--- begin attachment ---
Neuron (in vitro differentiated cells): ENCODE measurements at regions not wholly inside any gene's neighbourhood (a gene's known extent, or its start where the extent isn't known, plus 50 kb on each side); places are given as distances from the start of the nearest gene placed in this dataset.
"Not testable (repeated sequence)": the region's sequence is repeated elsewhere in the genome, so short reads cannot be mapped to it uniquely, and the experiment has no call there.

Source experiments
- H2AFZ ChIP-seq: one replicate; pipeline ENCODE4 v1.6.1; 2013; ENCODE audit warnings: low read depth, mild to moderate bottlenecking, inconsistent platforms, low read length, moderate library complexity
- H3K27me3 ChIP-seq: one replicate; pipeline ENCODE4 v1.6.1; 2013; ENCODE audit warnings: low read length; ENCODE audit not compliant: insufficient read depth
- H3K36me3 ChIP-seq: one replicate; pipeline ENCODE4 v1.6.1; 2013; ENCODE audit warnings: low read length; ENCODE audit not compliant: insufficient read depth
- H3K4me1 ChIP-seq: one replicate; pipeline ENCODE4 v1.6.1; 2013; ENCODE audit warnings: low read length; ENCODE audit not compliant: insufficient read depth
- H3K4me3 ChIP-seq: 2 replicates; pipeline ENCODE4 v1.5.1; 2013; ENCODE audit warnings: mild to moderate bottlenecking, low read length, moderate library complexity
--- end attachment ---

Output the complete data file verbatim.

Neuron (in vitro differentiated cells): ENCODE measurements at regions not wholly inside any gene's neighbourhood (a gene's known extent, or its start where the extent isn't known, plus 50 kb on each side); places are given as distances from the start of the nearest gene placed in this dataset.
"Not testable (repeated sequence)": the region's sequence is repeated elsewhere in the genome, so short reads cannot be mapped to it uniquely, and the experiment has no call there.

Source experiments
- H2AFZ ChIP-seq: one replicate; pipeline ENCODE4 v1.6.1; 2013; ENCODE audit warnings: low read depth, mild to moderate bottlenecking, inconsistent platforms, low read length, moderate library complexity
- H3K27me3 ChIP-seq: one replicate; pipeline ENCODE4 v1.6.1; 2013; ENCODE audit warnings: low read length; ENCODE audit not compliant: insufficient read depth
- H3K36me3 ChIP-seq: one replicate; pipeline ENCODE4 v1.6.1; 2013; ENCODE audit warnings: low read length; ENCODE audit not compliant: insufficient read depth
- H3K4me1 ChIP-seq: one replicate; pipeline ENCODE4 v1.6.1; 2013; ENCODE audit warnings: low read length; ENCODE audit not compliant: insufficient read depth
- H3K4me3 ChIP-seq: 2 replicates; pipeline ENCODE4 v1.5.1; 2013; ENCODE audit warnings: mild to moderate bottlenecking, low read length, moderate library complexity